Payroll, Essential Work & Contractor Roles: Texas Construction Attorneys Answers 3 Common Coronavirus Questions

I’ve been getting a lot of questions lately via the Levelset Expert Center, a Q&A platform where lawyers and other industry experts answer construction businesses’ payment questions.

The construction industry is getting particularly challenging right now, so I try my best to help guide them through this crisis as much as I can on topics that I have some expertise in.

Here are three recent questions from construction companies in Texas that I thought others might have and answers provided by various attorneys (including myself) that I suspect fols might appreciate having answers for. If you have a different problem with construction payment, you can visit the Expert Center to ask a question for free.

1. Do construction businesses have to maintain payroll for employees who choose not to work for Coronavirus safety reasons?

A Texas construction company who choses not to shut down or furlough their workforce thus far has one employee who is understandably fearful about being around others amidst Covid-19. How they handle this is important as other employees may request the same treatment. The business owner asked: Am I required to keep an employee’s position open if they refuse to work during the Covid-19 pandemic?

This actually moves more into the territory of employment law than construction law, but it’s a very real conundrum that most if not all construction companies are going to face very soon. For that reason, I first recommend regularly consulting a lawyer who specializes in employment law. The answers today may be very different as lawmakers work overtime to implement solutions to businesses’ sudden issues.

It’s worth checking closely whether or not you are liable if an employee catches coronavirus on the job, too. Regardless, if they still refuse to work, they would be subject to laws surrounding quitting, and you would not need to keep a job open for them when they deem it safe to work again. Again, I highly recommend asking a lawyer if this is still true as of the time you are making a decision.

2. What types of construction are considered essential?

A commercial insulation contractor was asked to continue work, but wasn’t sure if they were allowed to based on the state’s legal definition of “essential” work. Their question was: Is commercial insulation work considered essential?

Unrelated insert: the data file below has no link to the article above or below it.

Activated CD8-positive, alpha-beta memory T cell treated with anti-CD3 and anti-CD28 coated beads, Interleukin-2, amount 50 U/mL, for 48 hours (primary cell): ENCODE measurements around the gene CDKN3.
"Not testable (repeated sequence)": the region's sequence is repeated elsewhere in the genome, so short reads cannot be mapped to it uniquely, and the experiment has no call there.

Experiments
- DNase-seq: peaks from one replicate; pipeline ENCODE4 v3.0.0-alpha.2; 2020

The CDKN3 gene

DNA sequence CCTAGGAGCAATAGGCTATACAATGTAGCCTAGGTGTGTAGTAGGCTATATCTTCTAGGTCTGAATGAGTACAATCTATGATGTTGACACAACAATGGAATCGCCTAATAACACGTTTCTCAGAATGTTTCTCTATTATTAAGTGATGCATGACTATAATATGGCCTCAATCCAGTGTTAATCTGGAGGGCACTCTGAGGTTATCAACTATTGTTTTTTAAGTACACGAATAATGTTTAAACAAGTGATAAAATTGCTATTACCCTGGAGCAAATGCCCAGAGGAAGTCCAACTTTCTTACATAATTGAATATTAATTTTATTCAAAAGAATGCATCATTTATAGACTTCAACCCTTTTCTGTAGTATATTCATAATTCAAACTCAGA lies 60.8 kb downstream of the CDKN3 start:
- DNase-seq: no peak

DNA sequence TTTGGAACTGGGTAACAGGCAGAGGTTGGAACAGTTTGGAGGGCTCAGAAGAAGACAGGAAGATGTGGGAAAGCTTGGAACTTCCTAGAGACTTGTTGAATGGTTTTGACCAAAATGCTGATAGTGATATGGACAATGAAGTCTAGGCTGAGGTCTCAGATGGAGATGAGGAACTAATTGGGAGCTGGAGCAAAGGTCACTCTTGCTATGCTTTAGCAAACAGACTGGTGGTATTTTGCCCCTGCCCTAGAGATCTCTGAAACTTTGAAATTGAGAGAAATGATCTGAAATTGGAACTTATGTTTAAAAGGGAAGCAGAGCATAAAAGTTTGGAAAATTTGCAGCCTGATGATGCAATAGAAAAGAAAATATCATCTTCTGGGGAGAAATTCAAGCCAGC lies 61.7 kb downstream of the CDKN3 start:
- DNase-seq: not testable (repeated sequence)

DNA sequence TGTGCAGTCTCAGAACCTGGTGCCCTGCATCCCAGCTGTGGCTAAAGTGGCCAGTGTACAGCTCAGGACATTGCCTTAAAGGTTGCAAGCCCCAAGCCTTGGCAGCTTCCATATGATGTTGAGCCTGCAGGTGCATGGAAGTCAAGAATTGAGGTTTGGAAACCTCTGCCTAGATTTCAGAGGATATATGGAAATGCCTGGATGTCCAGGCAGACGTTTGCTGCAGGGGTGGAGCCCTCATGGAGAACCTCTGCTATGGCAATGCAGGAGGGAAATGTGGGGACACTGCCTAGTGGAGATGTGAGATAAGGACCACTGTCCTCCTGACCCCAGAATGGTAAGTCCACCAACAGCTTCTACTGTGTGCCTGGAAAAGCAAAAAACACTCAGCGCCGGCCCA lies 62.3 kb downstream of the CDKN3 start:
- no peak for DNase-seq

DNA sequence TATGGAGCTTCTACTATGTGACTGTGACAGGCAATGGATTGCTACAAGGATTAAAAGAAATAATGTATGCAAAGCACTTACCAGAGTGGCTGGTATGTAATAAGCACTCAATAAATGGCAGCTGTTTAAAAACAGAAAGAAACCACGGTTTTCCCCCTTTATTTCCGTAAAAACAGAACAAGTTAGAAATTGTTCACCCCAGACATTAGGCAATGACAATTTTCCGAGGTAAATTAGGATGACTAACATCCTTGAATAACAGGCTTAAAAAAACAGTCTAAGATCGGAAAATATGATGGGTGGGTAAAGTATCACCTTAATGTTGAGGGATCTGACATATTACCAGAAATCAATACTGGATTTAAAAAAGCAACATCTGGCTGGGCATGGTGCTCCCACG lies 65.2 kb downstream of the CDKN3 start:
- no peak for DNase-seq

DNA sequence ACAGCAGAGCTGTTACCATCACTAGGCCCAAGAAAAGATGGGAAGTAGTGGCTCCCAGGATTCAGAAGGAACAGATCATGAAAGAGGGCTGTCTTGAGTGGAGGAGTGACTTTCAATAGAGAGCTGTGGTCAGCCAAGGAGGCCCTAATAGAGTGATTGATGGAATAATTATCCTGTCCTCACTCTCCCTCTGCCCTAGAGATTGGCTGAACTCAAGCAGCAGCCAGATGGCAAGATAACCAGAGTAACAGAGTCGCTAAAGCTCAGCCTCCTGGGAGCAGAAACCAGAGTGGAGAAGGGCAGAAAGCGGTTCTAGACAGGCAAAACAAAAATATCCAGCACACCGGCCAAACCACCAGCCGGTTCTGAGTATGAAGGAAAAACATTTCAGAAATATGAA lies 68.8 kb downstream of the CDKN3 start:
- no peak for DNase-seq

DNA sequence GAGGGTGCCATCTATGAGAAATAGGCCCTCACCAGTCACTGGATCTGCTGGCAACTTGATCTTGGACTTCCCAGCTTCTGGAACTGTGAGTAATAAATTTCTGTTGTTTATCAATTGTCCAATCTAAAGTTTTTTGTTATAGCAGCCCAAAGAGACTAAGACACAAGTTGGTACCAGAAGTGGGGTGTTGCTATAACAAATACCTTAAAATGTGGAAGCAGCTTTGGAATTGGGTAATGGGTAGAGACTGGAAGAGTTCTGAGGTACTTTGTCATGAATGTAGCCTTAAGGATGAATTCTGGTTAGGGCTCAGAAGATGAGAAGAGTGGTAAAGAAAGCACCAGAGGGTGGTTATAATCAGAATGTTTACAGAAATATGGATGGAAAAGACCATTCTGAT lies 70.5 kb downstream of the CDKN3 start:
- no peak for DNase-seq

Everyone wants to know if their job counts as essential, whether it’s because they want to work, qualify for compensation, or stay home safely without losing their job. The rules about whether construction is considered an essential business vary from state-to-state, and even city-to-city.

If you’re in Travis County for example, the city of Austin issued a list of what construction types are essential. They include:

  • Public works construction projects

  • Affordable housing projects

  • Construction of facilities for individuals experiencing homelessness

  • Construction of facilities that provide social services

  • Construction of facilities that are defined in the Order as Essential Businesses, Essential Government Functions, or Critical Infrastructure

  • Construction of facilities specifically required by the City in response to the current COVID-19 emergency

A house inspector had a similar question about whether home inspections were allowed in Dallas. The city can answer this question directly by calling 2-1-1. For Houston, like this general contractor in Harris County, you can email the county at stayhome@cjo.hctx.net to find out if it fits their guidelines. Theirs particularly emphasizes work being necessary and time-sensitive.

3. Am I technically the general contractor or subcontractor?

A very interesting question came in from a contractor who exclusively works on the foundations and driveways for new homes that are sold by a real estate company. Since they don’t know if the homes are sold yet, it’s unclear if the titles is held by the prime contractor/homebuilder, a bank/real estate company or the new occupants. In either case, they asked: How do I determine if I should list myself as the general contractor or subcontractor when sending documents?

Let’s first unpack the difference between whether or not the house has been sold at the time of the project. If the prime contractor is who hired you, you are a subcontractor and you would file as such even if the property had been sold to a new owner before work began. You would only be listed as a general contractor if the new occupant directly entered a contract with you.

Unfortunately, I can only guess which case this contractor falls under based on the minimal information they provided, but a safe fallback in terms of sending out notices correctly would be to send it out to both, or really all potential parties. Especially any parties that may fall under the categories of general contractors or owners. It does no harm and only serves to cover a contractor’s bases regarding payment rights down the road. The better practice is to hire an attorney on the front end that can guide you through these types of issues as Texas lien law is extremely intricate.

House Perron & House PLLC

633 E. Fernhurst Drive,

Suite 1401,

Katy, TX 77450

Phone. 281-762-1377

Fax. 866-342-7683